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Catalysis Letters

, Volume 144, Issue 12, pp 1987–1995 | Cite as

Exploring Zeolite Chemistry with the Tools of Surface Science: Challenges, Opportunities, and Limitations

  • J. Anibal Boscoboinik
  • Shamil Shaikhutdinov
Perspective

Abstract

The complexity of catalysts that the surface science community has been able to address has increased substantially in a systematic manner, starting with metal and oxide single crystal surfaces and evolving to an atomistic description of clusters and nanoparticles on well-defined, planar supports. The next step in adding complexity is now to address surfaces of porous oxide materials, in particular of zeolites, which are the most extensively used catalysts in the industry. The recently reported successful fabrication of well-ordered thin films, consisting of planar arrangement of aluminosilicate polygonal prisms on a metal substrate counting with highly acidic bridging hydroxyl groups on the surface, represents the limiting case of infinitely large pore and cages in zeolites. This model system allows one to study reactions catalyzed by zeolites using the toolkit of surface science. In this Perspective, we describe the zeolitic model system, with its virtues and limitations, as well as the challenges, opportunities and expectations for the future in modelling porous catalysts by a surface science approach.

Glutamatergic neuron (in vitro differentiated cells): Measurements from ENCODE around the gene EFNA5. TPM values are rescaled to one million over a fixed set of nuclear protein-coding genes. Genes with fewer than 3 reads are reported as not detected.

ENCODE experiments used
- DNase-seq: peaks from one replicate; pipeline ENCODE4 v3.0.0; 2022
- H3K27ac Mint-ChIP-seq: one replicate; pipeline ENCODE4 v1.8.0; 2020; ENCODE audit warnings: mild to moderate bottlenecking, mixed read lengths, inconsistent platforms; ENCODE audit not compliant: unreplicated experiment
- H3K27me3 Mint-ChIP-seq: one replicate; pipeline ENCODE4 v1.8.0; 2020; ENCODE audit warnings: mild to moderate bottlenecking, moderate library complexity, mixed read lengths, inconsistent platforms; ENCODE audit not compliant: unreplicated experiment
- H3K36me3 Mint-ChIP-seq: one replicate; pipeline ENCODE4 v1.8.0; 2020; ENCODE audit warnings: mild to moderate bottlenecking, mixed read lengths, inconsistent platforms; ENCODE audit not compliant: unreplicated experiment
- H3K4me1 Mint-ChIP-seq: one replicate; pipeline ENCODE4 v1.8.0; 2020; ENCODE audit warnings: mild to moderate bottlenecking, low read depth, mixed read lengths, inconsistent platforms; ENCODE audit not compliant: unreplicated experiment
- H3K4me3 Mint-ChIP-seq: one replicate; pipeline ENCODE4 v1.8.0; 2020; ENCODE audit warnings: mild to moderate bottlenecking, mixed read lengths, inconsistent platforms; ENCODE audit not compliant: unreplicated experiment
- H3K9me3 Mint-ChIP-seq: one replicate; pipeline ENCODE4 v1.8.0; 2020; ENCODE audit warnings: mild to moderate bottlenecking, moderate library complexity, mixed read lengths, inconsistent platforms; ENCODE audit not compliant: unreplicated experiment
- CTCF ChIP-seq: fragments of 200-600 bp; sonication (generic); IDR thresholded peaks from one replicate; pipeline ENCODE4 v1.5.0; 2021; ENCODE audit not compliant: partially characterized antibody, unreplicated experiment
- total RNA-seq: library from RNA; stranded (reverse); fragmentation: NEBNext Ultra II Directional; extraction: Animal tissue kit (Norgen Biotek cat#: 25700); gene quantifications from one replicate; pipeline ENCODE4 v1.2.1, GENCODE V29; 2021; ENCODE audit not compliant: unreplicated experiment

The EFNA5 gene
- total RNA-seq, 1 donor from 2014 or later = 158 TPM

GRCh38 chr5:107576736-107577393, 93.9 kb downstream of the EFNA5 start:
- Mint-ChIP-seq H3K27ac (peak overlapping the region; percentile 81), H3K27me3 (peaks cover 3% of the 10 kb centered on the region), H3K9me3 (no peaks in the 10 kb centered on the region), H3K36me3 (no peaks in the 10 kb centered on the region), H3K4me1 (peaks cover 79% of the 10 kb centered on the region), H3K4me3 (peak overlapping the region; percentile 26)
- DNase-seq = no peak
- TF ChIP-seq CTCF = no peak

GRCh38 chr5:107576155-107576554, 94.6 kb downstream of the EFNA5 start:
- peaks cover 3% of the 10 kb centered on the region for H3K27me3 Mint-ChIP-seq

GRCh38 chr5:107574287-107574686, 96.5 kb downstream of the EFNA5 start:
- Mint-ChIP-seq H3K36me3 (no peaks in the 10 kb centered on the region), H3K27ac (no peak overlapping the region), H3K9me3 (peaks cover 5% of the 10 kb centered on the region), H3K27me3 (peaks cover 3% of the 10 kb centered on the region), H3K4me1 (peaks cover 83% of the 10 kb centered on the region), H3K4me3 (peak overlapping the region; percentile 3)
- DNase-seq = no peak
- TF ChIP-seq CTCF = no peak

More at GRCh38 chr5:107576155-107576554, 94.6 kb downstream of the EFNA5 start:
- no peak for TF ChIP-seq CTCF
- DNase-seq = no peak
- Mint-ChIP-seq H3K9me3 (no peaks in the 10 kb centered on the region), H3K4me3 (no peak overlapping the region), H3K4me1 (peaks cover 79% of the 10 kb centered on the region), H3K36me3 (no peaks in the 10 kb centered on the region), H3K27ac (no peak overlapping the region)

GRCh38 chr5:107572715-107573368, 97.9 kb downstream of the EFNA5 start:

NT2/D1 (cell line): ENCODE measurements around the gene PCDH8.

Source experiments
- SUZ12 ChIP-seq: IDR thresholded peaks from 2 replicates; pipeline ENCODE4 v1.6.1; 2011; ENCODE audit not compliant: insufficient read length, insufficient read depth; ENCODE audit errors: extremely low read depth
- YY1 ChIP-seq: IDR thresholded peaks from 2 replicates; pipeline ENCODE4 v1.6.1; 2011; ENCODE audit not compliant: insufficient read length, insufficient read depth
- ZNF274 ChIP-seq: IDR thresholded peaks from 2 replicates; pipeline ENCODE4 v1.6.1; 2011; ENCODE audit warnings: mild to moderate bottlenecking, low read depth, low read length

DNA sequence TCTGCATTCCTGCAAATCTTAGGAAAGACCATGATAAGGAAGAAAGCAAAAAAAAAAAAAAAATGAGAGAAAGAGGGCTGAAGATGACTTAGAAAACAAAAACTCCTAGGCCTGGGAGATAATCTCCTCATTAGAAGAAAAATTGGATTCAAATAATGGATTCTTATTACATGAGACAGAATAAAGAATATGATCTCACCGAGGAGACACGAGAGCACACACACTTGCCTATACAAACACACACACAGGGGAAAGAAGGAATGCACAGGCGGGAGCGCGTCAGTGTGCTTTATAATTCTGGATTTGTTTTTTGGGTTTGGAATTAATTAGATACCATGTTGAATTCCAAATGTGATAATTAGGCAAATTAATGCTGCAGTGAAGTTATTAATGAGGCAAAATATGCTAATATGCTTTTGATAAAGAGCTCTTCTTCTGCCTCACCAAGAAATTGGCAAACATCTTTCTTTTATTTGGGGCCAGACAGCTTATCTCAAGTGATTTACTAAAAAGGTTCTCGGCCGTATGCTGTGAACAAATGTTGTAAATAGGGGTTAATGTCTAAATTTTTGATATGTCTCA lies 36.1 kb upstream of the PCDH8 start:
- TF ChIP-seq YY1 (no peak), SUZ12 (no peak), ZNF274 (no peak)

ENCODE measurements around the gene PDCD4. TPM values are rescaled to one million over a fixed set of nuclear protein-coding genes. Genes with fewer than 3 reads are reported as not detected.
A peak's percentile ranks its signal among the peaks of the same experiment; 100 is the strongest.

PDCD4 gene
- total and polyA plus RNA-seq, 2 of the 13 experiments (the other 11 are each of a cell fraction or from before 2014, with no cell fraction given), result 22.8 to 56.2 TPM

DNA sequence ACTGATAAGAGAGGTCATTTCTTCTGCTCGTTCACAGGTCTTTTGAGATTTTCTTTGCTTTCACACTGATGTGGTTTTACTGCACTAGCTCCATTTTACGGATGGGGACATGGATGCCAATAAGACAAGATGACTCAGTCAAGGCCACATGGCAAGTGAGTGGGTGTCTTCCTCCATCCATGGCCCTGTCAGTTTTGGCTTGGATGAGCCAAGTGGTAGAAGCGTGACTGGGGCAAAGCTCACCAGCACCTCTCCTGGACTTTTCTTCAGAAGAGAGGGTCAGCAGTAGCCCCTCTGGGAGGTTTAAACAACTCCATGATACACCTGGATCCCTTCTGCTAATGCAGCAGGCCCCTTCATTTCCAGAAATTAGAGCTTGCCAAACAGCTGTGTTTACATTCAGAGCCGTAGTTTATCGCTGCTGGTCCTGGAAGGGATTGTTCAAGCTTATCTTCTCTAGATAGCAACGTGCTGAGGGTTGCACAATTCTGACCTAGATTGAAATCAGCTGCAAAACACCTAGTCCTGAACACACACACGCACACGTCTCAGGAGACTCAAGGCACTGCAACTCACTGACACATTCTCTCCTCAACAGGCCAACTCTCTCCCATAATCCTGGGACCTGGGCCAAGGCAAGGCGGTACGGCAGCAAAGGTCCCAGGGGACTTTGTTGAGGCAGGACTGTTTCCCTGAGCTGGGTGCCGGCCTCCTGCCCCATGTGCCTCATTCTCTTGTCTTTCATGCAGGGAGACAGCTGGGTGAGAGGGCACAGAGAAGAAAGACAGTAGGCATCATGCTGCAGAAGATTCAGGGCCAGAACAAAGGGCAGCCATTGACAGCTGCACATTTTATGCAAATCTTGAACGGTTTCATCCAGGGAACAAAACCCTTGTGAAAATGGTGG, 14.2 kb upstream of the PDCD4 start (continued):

Graphical Abstract

Keywords

Heterogeneous catalysis Zeolites Brönsted acid catalysis Thin films Oxide supports MTH 

Notes

Acknowledgments

We gratefully thank Prof. H.-J. Freund and all our coworkers cited in the references, in particular the theory group of Prof. J. Sauer, for their tremendous contribution to the work presented here. J.A.B thanks the A. von Humboldt Foundation and the Center for Functional Nanomaterials at BNL, under DOE contract No. DE-AC02-98CH10886.

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Copyright information

© Springer Science+Business Media New York (outside the USA) 2014

Authors and Affiliations

  1. 1.Center for Functional NanomaterialsBrookhaven National LaboratoryUptonUSA
  2. 2.Fritz-Haber-Institut der Max-Planck-GesellschaftBerlinGermany

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